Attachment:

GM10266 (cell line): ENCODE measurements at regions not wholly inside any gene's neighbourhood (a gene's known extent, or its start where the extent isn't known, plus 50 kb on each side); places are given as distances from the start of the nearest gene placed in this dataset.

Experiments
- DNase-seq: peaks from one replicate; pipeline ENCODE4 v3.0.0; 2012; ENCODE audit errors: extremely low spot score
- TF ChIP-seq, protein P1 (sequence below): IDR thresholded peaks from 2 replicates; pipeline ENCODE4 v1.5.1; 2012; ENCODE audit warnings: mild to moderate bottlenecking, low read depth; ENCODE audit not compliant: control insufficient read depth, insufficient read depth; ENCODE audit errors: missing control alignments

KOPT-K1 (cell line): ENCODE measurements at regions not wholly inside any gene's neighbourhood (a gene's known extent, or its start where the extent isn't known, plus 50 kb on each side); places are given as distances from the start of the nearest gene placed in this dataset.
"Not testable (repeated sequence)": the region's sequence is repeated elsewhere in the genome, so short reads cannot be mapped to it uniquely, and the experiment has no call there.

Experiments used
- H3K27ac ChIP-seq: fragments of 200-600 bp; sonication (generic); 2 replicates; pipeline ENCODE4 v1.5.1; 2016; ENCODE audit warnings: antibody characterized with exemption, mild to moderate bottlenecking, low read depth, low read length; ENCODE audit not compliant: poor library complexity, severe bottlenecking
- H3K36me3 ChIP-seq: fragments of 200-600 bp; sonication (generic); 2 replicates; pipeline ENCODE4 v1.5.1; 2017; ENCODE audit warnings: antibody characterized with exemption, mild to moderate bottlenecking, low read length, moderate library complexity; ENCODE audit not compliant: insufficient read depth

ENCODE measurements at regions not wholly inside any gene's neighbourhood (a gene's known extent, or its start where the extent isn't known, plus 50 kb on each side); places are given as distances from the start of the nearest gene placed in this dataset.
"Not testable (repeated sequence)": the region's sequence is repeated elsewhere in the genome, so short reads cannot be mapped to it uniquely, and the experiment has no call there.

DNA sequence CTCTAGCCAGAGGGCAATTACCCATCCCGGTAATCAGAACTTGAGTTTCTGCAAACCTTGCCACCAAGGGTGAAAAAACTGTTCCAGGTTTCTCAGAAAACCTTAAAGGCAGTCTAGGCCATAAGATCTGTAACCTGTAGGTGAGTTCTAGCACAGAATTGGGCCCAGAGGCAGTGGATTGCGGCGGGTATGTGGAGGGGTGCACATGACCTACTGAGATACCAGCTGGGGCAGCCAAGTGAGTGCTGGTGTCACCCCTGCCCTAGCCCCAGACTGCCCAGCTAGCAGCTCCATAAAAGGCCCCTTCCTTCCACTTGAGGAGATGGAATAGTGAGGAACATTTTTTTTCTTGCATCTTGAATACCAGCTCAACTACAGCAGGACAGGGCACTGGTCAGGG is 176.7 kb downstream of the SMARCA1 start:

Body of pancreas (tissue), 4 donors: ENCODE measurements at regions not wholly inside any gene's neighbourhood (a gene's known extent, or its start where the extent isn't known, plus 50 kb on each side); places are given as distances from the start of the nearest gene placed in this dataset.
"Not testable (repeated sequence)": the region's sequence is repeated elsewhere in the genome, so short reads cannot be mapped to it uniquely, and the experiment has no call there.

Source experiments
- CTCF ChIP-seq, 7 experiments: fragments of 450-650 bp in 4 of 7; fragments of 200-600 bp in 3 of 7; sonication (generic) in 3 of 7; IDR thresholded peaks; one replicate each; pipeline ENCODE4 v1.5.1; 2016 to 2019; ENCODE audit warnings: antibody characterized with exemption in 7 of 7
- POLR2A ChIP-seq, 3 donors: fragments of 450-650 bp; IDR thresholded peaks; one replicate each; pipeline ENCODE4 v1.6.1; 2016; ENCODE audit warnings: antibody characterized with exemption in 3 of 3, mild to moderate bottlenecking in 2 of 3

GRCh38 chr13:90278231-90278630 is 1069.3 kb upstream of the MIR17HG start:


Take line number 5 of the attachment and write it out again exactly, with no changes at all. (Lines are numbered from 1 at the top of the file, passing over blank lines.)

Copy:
KOPT-K1 (cell line): ENCODE measurements at regions not wholly inside any gene's neighbourhood (a gene's known extent, or its start where the extent isn't known, plus 50 kb on each side); places are given as distances from the start of the nearest gene placed in this dataset.